Patricia Yarberry Allen, M.D. is a Gynecologist, Director of the New York Menopause Center, Clinical Assistant Professor of Obstetrics and Gynecology at Weill Cornell Medical College, and Assistant Attending Obstetrician and Gynecologist at New York-Presbyterian Hospital. She is a board certified fellow of the American College of Obstetrics and Gynecology. Dr. Allen is also a member of the Faculty Advisory Board and the Women’s Health Director of The Weill Cornell Community Clinic (WCCC). Dr. Allen was the recipient of the 2014 American Medical Women’s Association Presidential Award.

In the current era of debate about health-care costs, last week’s Newsmix item on kidney transplants sounded an alarm here at WVFC. One reader, Rita Prangle, asked the question on many minds:

The study authors’ belief that doctors consider women frailer than their male counterparts doesn’t make sense. We’re all aware that women live longer than men. I wonder if there isn’t another reason, that women, especially older women, just aren’t valued in our culture. The cultural perception seems to be that women over 55 wouldn’t have much to live for anyway. Am I paranoid?
We at Women’s Voices for Change exist to explore this misconception about the value of women over 40 (which does include women over 55).  We write in response to news like the piece that drew your attention:  the reason that older women may be considered too frail for kidney transplants or other medical treatments.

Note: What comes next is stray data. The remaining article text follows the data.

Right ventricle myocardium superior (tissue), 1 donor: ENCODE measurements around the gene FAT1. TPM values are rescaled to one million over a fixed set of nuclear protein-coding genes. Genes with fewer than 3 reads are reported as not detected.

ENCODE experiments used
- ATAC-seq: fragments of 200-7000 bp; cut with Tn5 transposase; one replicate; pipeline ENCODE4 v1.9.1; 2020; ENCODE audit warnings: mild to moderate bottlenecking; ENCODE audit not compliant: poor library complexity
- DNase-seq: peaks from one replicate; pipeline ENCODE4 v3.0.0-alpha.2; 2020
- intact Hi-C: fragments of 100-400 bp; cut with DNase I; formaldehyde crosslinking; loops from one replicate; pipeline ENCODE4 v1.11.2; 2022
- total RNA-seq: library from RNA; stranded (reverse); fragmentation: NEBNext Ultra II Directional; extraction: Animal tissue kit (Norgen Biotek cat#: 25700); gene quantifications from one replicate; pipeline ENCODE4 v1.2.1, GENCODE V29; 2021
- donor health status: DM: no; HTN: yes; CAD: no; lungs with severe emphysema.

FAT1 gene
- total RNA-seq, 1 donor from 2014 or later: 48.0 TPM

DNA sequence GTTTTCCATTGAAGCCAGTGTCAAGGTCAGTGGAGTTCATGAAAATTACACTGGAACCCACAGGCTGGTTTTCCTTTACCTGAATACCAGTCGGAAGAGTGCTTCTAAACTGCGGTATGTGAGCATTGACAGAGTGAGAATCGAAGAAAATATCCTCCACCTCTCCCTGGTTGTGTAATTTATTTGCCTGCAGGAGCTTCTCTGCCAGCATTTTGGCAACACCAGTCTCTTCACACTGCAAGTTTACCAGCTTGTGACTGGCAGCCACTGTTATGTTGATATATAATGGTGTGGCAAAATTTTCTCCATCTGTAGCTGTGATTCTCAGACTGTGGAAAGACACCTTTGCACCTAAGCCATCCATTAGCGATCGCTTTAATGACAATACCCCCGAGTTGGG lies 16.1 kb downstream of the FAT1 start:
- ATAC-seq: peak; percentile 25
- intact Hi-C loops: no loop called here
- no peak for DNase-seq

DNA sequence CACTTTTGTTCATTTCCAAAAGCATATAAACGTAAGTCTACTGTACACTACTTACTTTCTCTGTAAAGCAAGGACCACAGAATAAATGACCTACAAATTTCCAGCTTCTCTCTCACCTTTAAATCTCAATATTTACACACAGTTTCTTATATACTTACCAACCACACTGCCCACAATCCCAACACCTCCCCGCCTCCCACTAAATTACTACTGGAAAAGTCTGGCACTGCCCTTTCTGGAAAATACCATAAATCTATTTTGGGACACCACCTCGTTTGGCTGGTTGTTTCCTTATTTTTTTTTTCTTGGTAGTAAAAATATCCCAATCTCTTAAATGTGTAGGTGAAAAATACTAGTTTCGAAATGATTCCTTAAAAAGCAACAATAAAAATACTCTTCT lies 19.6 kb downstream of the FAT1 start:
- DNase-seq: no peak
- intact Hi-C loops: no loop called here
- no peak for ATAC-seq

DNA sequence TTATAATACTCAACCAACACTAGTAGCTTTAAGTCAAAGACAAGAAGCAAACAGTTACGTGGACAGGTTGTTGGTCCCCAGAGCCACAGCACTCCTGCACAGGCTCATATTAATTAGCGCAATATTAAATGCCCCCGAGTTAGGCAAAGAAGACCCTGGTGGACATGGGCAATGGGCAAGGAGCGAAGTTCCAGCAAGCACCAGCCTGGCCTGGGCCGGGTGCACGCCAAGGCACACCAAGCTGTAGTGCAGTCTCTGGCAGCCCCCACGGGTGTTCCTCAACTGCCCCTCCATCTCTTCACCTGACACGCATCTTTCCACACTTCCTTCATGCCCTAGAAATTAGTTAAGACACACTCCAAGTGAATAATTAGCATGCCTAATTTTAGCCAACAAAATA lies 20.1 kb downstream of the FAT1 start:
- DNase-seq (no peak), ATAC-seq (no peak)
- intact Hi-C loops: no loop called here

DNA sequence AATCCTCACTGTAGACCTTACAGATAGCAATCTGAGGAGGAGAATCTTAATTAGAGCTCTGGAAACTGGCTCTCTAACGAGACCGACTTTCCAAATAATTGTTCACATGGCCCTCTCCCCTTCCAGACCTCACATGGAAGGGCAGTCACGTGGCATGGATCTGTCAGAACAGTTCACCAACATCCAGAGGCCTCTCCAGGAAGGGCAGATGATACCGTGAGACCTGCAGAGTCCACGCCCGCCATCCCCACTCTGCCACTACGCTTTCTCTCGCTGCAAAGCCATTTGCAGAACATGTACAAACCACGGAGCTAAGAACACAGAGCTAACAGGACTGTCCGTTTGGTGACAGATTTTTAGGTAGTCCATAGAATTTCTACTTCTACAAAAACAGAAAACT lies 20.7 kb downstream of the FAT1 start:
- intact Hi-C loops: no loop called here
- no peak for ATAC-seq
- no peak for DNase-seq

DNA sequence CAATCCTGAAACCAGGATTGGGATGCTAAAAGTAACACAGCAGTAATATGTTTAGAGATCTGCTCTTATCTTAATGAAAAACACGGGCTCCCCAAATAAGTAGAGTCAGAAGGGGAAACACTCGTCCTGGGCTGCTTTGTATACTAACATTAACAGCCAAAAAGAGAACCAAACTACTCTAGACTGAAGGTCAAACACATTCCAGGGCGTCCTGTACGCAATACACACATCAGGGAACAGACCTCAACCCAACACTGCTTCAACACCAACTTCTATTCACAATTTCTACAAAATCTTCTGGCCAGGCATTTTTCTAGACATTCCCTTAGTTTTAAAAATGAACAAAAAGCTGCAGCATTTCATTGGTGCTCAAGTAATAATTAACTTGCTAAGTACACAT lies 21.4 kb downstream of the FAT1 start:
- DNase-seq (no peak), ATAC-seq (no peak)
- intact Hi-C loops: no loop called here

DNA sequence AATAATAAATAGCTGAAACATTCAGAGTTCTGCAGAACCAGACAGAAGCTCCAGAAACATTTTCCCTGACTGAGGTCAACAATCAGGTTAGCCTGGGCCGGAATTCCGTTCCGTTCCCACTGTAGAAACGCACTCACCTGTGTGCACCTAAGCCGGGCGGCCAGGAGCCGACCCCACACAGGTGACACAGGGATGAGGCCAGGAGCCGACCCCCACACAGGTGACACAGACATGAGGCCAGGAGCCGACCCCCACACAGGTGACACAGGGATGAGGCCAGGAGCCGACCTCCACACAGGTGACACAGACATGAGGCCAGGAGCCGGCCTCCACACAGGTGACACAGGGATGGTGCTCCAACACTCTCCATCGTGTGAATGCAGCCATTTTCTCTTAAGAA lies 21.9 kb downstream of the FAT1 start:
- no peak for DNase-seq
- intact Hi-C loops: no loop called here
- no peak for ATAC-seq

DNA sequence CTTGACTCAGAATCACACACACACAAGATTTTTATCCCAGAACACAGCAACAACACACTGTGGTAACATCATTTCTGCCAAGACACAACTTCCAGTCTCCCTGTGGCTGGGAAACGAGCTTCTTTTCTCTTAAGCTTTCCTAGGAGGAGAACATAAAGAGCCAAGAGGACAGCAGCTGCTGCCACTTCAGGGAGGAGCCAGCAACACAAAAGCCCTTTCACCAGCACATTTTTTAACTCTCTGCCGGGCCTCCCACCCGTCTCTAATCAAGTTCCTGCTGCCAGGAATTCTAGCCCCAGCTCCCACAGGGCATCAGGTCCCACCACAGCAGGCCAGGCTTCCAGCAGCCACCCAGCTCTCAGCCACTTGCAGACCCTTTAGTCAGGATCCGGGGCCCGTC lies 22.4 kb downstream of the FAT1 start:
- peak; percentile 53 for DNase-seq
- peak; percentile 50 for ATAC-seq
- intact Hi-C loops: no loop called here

We are grateful for your comments and interest in the subject of how women are described in the media and how health care decisions are made based on outdated concepts of our demographic.  We must be vigilant in this time of diminishing financial support for health care in general, combined with the unimaginable need to provide access to health care for the millions of uninsured with dwindling dollars at the same time.  We are now using limited financial  resources to treat SICK BANKS instead of SICK PEOPLE. Our current administration came into office with a mandate to provide health coverage to many more people, now with much less money.

If women are not part of the conversation, the public dialogue, and are not actively involved in monitoring the decisions made at state and federal levels concerning who and what will be covered by some sort of insurance program, we could find ourselves triaged out of important services and care.  Our voices and our votes must be heard and must be valued.

— Patricia Yarberry Allen

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  • Larysa Bemko March 6, 2009 at 7:17 am

    Hi Dr. Pat,
    I love the website – it’s filled with so much information and has interesting articles. I have a question about your thoughts on the best way is to prepare for a doctor’s visit. Going to the doctor is a pretty stressful – how do I get the most out of my visit? Are there 5 or 10 key things I should be asking and/or sharing with the doctor?
    Thanks in advance,

  • [email protected] February 7, 2009 at 3:10 pm

    Cultural perceptions are a huge issue for women. I publish, an internet magazine for women over 50, and one of our goals is to work on changing those negative perceptions.